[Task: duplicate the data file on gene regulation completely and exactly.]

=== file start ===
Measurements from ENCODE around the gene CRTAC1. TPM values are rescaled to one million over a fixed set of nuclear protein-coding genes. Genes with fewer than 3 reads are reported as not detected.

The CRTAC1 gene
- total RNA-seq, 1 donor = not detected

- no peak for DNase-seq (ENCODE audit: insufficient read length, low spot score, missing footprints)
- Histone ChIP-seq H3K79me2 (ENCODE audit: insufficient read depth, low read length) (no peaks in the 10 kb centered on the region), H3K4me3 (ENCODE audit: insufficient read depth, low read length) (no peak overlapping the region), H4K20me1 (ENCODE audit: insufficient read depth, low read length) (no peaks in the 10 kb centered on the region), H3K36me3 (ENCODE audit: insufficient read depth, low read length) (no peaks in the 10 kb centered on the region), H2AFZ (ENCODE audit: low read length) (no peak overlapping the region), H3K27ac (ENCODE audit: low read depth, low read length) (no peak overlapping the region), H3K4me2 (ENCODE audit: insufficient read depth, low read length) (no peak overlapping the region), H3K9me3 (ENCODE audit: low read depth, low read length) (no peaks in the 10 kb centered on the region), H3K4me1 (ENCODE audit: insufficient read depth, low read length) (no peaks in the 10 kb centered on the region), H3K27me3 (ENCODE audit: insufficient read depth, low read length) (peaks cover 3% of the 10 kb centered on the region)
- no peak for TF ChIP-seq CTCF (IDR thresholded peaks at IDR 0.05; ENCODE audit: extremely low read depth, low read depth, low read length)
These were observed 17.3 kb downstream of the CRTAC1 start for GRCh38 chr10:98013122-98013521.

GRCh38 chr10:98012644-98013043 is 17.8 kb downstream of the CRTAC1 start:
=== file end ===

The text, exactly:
Measurements from ENCODE around the gene CRTAC1. TPM values are rescaled to one million over a fixed set of nuclear protein-coding genes. Genes with fewer than 3 reads are reported as not detected.

The CRTAC1 gene
- total RNA-seq, 1 donor = not detected

- no peak for DNase-seq (ENCODE audit: insufficient read length, low spot score, missing footprints)
- Histone ChIP-seq H3K79me2 (ENCODE audit: insufficient read depth, low read length) (no peaks in the 10 kb centered on the region), H3K4me3 (ENCODE audit: insufficient read depth, low read length) (no peak overlapping the region), H4K20me1 (ENCODE audit: insufficient read depth, low read length) (no peaks in the 10 kb centered on the region), H3K36me3 (ENCODE audit: insufficient read depth, low read length) (no peaks in the 10 kb centered on the region), H2AFZ (ENCODE audit: low read length) (no peak overlapping the region), H3K27ac (ENCODE audit: low read depth, low read length) (no peak overlapping the region), H3K4me2 (ENCODE audit: insufficient read depth, low read length) (no peak overlapping the region), H3K9me3 (ENCODE audit: low read depth, low read length) (no peaks in the 10 kb centered on the region), H3K4me1 (ENCODE audit: insufficient read depth, low read length) (no peaks in the 10 kb centered on the region), H3K27me3 (ENCODE audit: insufficient read depth, low read length) (peaks cover 3% of the 10 kb centered on the region)
- no peak for TF ChIP-seq CTCF (IDR thresholded peaks at IDR 0.05; ENCODE audit: extremely low read depth, low read depth, low read length)
These were observed 17.3 kb downstream of the CRTAC1 start for GRCh38 chr10:98013122-98013521.

GRCh38 chr10:98012644-98013043 is 17.8 kb downstream of the CRTAC1 start: